"Cypherpunks write code. We know that someone has to write software to defend privacy,
and since we can't get privacy unless we all do, we're going to write it."
A Cypherpunk's Manifesto - Eric Hughes - 9 March 1993
...and Cypherpunks do build their own Bitcoin Hardware Wallets.
The idea of the project is to build a hardware wallet from off-the-shelf components. Even though we have an extension board that puts everything in a nice form-factor and helps you to avoid any soldering, we will continue supporting and maintaining compatibility with standard components.
We also want to keep the project flexible such that it can work on any other set of components with minimal changes. Maybe you want to make a hardware wallet on a different architecture (RISC-V?), with an audio modem as a communication channel - you should be able to do it. It should be easy to add or change functionality of Specter and we try to abstract logical modules as much as we can.
QR codes are a default way for Specter to communicate with the host. QR codes are pretty convenient and allow the user to be in control of the data transmission - every QR code has a very limited capacity and communication happens unidirectionally. And it's airgapped - you don't need to connect the wallet to the computer at any time.
For secret storage we support agnostic mode (wallet forgets all secrets when turned off), reckless mode (stores secrets in flash of the application microcontroller) and secure element integration is coming soon.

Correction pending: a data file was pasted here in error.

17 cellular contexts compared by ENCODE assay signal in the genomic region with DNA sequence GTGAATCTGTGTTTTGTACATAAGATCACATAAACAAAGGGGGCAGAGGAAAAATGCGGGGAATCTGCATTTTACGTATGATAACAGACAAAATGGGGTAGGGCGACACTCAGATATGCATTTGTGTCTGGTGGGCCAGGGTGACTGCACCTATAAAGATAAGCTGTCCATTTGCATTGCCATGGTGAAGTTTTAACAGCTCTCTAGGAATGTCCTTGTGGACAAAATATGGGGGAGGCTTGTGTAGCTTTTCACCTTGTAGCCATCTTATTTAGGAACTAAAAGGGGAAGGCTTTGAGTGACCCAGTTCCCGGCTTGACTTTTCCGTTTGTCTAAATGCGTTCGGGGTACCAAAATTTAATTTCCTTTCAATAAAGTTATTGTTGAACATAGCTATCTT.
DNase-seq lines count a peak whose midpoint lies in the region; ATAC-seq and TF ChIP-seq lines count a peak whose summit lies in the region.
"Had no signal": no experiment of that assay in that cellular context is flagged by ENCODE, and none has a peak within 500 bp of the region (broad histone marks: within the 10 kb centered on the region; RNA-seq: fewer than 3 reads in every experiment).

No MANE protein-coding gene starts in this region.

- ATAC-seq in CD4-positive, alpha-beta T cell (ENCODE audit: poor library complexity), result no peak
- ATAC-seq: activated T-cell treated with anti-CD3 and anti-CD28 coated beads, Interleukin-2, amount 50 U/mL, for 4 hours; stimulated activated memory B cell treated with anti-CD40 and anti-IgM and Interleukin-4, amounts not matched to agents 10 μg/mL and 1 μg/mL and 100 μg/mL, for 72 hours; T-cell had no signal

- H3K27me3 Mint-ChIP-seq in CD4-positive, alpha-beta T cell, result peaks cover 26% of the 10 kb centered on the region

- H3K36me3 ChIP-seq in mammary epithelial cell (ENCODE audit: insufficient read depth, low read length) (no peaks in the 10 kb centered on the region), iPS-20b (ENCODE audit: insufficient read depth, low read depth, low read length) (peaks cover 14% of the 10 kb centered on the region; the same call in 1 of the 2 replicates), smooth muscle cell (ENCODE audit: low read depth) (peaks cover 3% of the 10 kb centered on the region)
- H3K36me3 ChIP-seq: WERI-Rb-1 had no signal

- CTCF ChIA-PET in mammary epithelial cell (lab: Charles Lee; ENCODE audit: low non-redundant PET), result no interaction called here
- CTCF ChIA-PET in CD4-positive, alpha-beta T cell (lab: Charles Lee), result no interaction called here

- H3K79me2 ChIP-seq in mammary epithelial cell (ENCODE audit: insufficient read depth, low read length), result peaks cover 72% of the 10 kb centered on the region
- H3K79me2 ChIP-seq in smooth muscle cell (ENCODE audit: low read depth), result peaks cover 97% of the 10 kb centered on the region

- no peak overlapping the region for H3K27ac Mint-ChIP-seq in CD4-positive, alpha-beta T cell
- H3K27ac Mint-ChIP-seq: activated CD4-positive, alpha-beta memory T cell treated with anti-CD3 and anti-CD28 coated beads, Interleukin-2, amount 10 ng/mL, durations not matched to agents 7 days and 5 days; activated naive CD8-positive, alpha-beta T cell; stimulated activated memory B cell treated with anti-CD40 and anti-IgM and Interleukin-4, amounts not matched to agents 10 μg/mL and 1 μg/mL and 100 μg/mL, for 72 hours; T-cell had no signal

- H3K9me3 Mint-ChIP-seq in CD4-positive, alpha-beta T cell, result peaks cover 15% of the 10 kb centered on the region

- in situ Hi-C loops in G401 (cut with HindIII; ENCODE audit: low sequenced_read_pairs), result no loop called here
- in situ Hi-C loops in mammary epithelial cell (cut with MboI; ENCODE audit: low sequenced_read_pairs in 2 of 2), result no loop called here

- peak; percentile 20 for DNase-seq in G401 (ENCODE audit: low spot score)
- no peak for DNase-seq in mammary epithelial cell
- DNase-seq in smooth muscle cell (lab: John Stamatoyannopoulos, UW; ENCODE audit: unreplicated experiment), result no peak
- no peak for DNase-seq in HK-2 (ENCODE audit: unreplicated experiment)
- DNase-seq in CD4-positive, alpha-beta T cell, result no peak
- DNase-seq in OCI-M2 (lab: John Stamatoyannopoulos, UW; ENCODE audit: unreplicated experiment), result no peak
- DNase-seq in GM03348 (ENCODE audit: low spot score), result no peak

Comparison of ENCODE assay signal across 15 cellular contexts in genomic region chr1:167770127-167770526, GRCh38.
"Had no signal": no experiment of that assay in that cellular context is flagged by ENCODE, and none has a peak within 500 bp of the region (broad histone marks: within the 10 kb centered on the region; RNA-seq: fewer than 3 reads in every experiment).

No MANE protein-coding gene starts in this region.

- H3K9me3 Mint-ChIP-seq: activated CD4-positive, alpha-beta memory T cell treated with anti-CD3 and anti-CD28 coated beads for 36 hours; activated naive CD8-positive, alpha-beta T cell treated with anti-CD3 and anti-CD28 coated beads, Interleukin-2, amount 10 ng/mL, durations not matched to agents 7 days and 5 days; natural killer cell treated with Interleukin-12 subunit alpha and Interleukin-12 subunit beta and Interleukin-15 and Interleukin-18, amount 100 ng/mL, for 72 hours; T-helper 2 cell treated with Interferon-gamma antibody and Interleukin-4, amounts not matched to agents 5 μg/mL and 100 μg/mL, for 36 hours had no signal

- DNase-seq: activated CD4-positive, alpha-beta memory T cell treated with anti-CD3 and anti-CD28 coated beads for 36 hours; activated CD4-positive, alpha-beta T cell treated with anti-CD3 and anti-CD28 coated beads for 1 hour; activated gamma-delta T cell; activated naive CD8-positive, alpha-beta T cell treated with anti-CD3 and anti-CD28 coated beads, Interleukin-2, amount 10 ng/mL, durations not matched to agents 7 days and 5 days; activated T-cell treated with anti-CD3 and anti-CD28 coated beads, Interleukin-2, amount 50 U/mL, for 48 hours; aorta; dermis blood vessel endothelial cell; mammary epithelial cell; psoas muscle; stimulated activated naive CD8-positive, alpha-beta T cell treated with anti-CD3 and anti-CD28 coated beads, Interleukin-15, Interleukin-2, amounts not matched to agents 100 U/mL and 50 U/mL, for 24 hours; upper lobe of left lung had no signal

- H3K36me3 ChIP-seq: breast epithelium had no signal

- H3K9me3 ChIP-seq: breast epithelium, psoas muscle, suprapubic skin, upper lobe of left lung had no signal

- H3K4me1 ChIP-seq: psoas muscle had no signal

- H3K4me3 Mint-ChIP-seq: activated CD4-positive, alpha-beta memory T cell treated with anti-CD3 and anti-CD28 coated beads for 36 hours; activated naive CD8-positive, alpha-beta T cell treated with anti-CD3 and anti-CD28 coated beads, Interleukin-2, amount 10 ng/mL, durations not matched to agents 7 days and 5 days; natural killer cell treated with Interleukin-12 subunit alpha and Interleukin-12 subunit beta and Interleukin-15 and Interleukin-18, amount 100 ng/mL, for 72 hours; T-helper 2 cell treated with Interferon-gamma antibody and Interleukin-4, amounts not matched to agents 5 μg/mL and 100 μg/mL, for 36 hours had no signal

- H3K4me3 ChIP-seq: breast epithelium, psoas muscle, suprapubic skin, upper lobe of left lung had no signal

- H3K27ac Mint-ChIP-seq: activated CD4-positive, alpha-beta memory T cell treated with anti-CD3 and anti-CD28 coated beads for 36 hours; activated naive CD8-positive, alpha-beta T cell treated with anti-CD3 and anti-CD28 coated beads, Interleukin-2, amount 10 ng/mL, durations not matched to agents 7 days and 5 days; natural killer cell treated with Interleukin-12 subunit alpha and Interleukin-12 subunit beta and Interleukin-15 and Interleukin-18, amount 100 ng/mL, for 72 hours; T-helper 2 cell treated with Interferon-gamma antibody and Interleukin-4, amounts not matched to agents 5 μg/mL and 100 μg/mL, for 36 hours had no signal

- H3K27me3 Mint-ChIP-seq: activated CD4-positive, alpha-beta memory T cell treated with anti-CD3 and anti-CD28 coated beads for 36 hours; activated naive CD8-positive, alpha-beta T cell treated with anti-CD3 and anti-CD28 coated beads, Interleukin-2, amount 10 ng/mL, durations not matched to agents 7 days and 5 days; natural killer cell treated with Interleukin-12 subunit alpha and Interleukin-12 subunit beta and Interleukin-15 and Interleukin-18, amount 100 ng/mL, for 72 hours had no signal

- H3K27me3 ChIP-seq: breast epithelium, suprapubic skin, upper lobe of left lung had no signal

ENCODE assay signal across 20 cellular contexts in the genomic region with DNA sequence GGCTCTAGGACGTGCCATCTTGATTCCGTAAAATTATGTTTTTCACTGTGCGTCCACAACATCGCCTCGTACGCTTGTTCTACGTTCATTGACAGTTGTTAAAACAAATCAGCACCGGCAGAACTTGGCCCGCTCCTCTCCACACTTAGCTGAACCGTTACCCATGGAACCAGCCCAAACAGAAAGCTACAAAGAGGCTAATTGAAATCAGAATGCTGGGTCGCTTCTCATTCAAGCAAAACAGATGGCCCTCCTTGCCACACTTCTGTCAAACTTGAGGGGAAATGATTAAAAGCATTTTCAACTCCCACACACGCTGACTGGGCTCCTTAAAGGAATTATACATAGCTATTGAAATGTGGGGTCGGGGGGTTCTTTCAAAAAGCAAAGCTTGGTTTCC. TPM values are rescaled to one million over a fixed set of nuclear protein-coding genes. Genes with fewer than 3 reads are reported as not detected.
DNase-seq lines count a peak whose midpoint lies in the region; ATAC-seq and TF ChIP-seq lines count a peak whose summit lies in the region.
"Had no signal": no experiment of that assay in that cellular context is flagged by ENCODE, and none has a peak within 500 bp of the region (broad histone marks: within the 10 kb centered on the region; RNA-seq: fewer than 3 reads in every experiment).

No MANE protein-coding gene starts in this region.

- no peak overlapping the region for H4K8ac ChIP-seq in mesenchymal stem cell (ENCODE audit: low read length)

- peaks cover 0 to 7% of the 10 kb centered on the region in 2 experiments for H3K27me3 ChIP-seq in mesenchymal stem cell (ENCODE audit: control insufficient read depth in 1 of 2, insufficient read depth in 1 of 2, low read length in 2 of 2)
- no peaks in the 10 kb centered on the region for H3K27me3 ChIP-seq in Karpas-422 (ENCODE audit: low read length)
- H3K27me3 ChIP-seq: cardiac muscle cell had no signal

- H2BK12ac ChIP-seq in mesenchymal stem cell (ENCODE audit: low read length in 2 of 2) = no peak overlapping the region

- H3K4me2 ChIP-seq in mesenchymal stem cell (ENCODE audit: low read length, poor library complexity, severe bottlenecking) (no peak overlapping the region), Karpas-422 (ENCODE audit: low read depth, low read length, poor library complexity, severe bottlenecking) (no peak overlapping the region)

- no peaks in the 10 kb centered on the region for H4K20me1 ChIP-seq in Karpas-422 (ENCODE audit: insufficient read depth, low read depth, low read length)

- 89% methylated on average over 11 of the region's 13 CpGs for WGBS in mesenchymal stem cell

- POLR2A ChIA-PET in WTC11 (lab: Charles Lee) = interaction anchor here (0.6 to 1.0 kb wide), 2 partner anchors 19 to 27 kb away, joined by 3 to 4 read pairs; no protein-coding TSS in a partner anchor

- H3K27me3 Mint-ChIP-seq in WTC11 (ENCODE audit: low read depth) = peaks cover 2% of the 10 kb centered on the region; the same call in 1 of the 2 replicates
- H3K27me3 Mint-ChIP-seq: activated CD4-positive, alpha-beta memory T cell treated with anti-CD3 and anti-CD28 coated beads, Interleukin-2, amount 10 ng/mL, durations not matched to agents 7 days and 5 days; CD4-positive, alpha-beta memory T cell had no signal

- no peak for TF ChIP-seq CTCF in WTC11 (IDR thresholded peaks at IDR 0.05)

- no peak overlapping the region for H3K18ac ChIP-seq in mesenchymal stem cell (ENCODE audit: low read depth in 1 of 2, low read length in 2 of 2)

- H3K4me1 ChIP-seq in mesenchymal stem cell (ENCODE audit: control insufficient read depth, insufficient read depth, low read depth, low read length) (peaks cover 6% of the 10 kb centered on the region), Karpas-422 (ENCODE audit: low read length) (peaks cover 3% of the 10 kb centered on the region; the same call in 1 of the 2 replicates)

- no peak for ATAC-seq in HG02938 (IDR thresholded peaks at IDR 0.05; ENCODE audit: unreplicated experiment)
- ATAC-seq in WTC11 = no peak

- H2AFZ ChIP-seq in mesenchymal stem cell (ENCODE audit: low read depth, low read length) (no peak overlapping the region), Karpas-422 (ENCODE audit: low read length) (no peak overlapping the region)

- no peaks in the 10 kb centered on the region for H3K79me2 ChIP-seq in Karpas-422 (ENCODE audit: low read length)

Our main focus is multisignature setup with other hardware wallets, but wallet can also work as a single signer. We try to make it compatible with Bitcoin Core where we can - PSBT for unsigned transactions, wallet descriptors for importing/exporting multisig wallets. To communicate with Bitcoin Core easier we are also working on Specter Desktop app - a small python flask server talking to your Bitcoin Core node.
The project has significantly matured, to the extent that the security level of Specter-DIY is now comparable to commercial hardware wallets on the market. We implemented a secure bootloader that verifies firmware upgrades, so you can be sure that only signed firmware can be uploaded to the device after initial setup. However, unlike with commercial signing devices the bootloader has to be installed manually by the user and is not set in the factory of the device vendor. Thus, pay extra attention during the initial firmware installation and make sure you verified PGP signatures and flash the firmware from a secure computer.
If something doesn't work open an issue here or ask a question in our Telegram group.
All the docs are stored in the
shopping.mdexplains what to buy
assembly.mdshows how to put everything together.
quickstart.mdguides you through the initial steps how to get firmware on the board
reproducible-build.mddescribes how to build the initial firmware and upgrade files with the same hash as in the release using Docker
build.mddescribes how to build the firmware and the simulator yourself
security.mdexplains possible attack vectors and security model of the project
development.mdexplains how to start developing on Specter
simulator.mdshows how to run a simulator on unix/macOS
communication.mddefines communication protocol with the host over QR codes and USB
roadmap.mdexplains what we need to implement before we can consider the wallet be ready to use with real funds.
Specter-Shield documentation and all the files are available in the
Supported networks: Mainnet, Testnet, Regtest, Signet.
USB communication on Linux
You may need to set up udev rules and add yourself to
dialout group. Read more in
Video and screenshots
Check out this video to get an idea how to assemble it and how it works.
Here is a Gallery with devices assembled by the community.
A few pictures of the UI: